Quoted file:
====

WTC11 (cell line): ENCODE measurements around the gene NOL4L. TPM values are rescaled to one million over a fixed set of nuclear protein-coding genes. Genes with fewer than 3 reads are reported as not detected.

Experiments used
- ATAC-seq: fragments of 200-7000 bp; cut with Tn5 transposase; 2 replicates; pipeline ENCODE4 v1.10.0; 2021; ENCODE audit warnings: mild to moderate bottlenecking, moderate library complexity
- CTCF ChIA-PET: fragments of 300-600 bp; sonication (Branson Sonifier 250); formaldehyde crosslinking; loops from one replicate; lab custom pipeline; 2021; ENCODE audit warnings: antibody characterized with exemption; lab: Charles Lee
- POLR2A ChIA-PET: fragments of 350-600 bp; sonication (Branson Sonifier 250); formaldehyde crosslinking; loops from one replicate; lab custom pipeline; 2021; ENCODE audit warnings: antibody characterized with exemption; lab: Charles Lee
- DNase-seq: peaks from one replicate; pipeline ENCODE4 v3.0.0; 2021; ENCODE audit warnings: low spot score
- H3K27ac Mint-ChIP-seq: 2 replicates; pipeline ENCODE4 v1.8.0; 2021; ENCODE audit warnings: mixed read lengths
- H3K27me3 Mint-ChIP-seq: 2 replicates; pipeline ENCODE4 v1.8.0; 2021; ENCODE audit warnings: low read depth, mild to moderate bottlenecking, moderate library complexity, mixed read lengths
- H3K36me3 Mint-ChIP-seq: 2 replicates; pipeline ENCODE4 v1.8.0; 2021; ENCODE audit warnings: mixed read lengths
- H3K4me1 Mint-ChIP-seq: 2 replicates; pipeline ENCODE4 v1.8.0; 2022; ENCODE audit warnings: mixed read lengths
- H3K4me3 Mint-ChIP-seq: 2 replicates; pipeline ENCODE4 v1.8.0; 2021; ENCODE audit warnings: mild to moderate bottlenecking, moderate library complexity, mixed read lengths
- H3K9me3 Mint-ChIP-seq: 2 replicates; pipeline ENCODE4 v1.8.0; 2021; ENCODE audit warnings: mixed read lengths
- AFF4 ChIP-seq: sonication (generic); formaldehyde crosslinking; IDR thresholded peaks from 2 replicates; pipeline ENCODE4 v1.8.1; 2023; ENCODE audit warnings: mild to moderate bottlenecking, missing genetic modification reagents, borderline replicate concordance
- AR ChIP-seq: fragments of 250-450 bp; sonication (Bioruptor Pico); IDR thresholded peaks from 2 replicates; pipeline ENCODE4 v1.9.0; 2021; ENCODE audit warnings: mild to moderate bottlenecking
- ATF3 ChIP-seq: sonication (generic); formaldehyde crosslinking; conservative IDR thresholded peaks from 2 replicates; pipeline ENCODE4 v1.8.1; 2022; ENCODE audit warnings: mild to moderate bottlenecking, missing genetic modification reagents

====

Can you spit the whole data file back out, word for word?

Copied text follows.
WTC11 (cell line): ENCODE measurements around the gene NOL4L. TPM values are rescaled to one million over a fixed set of nuclear protein-coding genes. Genes with fewer than 3 reads are reported as not detected.

Experiments used
- ATAC-seq: fragments of 200-7000 bp; cut with Tn5 transposase; 2 replicates; pipeline ENCODE4 v1.10.0; 2021; ENCODE audit warnings: mild to moderate bottlenecking, moderate library complexity
- CTCF ChIA-PET: fragments of 300-600 bp; sonication (Branson Sonifier 250); formaldehyde crosslinking; loops from one replicate; lab custom pipeline; 2021; ENCODE audit warnings: antibody characterized with exemption; lab: Charles Lee
- POLR2A ChIA-PET: fragments of 350-600 bp; sonication (Branson Sonifier 250); formaldehyde crosslinking; loops from one replicate; lab custom pipeline; 2021; ENCODE audit warnings: antibody characterized with exemption; lab: Charles Lee
- DNase-seq: peaks from one replicate; pipeline ENCODE4 v3.0.0; 2021; ENCODE audit warnings: low spot score
- H3K27ac Mint-ChIP-seq: 2 replicates; pipeline ENCODE4 v1.8.0; 2021; ENCODE audit warnings: mixed read lengths
- H3K27me3 Mint-ChIP-seq: 2 replicates; pipeline ENCODE4 v1.8.0; 2021; ENCODE audit warnings: low read depth, mild to moderate bottlenecking, moderate library complexity, mixed read lengths
- H3K36me3 Mint-ChIP-seq: 2 replicates; pipeline ENCODE4 v1.8.0; 2021; ENCODE audit warnings: mixed read lengths
- H3K4me1 Mint-ChIP-seq: 2 replicates; pipeline ENCODE4 v1.8.0; 2022; ENCODE audit warnings: mixed read lengths
- H3K4me3 Mint-ChIP-seq: 2 replicates; pipeline ENCODE4 v1.8.0; 2021; ENCODE audit warnings: mild to moderate bottlenecking, moderate library complexity, mixed read lengths
- H3K9me3 Mint-ChIP-seq: 2 replicates; pipeline ENCODE4 v1.8.0; 2021; ENCODE audit warnings: mixed read lengths
- AFF4 ChIP-seq: sonication (generic); formaldehyde crosslinking; IDR thresholded peaks from 2 replicates; pipeline ENCODE4 v1.8.1; 2023; ENCODE audit warnings: mild to moderate bottlenecking, missing genetic modification reagents, borderline replicate concordance
- AR ChIP-seq: fragments of 250-450 bp; sonication (Bioruptor Pico); IDR thresholded peaks from 2 replicates; pipeline ENCODE4 v1.9.0; 2021; ENCODE audit warnings: mild to moderate bottlenecking
- ATF3 ChIP-seq: sonication (generic); formaldehyde crosslinking; conservative IDR thresholded peaks from 2 replicates; pipeline ENCODE4 v1.8.1; 2022; ENCODE audit warnings: mild to moderate bottlenecking, missing genetic modification reagents